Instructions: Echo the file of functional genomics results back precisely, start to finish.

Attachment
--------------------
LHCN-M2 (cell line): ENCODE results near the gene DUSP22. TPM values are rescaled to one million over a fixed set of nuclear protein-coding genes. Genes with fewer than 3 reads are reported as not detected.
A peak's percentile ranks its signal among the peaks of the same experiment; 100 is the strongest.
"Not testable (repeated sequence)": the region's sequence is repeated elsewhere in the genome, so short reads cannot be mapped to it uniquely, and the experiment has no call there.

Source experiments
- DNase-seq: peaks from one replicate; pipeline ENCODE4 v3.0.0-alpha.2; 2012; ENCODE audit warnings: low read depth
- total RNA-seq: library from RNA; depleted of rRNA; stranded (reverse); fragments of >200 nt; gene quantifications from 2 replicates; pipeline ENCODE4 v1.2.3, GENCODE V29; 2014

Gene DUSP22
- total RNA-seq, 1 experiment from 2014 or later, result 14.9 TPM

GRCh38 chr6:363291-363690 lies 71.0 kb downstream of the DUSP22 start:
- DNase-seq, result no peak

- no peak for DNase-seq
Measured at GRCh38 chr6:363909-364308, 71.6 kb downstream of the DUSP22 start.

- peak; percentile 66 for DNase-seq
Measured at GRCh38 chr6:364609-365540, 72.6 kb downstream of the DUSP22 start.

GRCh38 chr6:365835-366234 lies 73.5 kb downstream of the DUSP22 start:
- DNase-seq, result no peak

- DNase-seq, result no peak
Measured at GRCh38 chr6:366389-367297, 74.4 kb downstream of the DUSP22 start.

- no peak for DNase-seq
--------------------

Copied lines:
LHCN-M2 (cell line): ENCODE results near the gene DUSP22. TPM values are rescaled to one million over a fixed set of nuclear protein-coding genes. Genes with fewer than 3 reads are reported as not detected.
A peak's percentile ranks its signal among the peaks of the same experiment; 100 is the strongest.
"Not testable (repeated sequence)": the region's sequence is repeated elsewhere in the genome, so short reads cannot be mapped to it uniquely, and the experiment has no call there.

Source experiments
- DNase-seq: peaks from one replicate; pipeline ENCODE4 v3.0.0-alpha.2; 2012; ENCODE audit warnings: low read depth
- total RNA-seq: library from RNA; depleted of rRNA; stranded (reverse); fragments of >200 nt; gene quantifications from 2 replicates; pipeline ENCODE4 v1.2.3, GENCODE V29; 2014

Gene DUSP22
- total RNA-seq, 1 experiment from 2014 or later, result 14.9 TPM

GRCh38 chr6:363291-363690 lies 71.0 kb downstream of the DUSP22 start:
- DNase-seq, result no peak

- no peak for DNase-seq
Measured at GRCh38 chr6:363909-364308, 71.6 kb downstream of the DUSP22 start.

- peak; percentile 66 for DNase-seq
Measured at GRCh38 chr6:364609-365540, 72.6 kb downstream of the DUSP22 start.

GRCh38 chr6:365835-366234 lies 73.5 kb downstream of the DUSP22 start:
- DNase-seq, result no peak

- DNase-seq, result no peak
Measured at GRCh38 chr6:366389-367297, 74.4 kb downstream of the DUSP22 start.

- no peak for DNase-seq